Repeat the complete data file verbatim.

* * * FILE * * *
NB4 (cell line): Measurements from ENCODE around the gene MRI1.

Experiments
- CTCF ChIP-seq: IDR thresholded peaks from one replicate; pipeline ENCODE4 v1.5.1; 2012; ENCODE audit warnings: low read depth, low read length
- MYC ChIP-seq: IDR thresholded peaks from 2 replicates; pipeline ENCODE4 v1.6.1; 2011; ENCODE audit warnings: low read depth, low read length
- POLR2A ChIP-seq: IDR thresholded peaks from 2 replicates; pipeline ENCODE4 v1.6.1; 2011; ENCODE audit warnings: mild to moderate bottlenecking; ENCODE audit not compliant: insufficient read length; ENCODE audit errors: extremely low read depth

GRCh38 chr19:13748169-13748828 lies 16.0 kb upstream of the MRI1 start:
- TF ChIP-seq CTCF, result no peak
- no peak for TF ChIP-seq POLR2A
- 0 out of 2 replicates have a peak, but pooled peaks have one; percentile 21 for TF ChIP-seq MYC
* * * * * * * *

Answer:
NB4 (cell line): Measurements from ENCODE around the gene MRI1.

Experiments
- CTCF ChIP-seq: IDR thresholded peaks from one replicate; pipeline ENCODE4 v1.5.1; 2012; ENCODE audit warnings: low read depth, low read length
- MYC ChIP-seq: IDR thresholded peaks from 2 replicates; pipeline ENCODE4 v1.6.1; 2011; ENCODE audit warnings: low read depth, low read length
- POLR2A ChIP-seq: IDR thresholded peaks from 2 replicates; pipeline ENCODE4 v1.6.1; 2011; ENCODE audit warnings: mild to moderate bottlenecking; ENCODE audit not compliant: insufficient read length; ENCODE audit errors: extremely low read depth

GRCh38 chr19:13748169-13748828 lies 16.0 kb upstream of the MRI1 start:
- TF ChIP-seq CTCF, result no peak
- no peak for TF ChIP-seq POLR2A
- 0 out of 2 replicates have a peak, but pooled peaks have one; percentile 21 for TF ChIP-seq MYC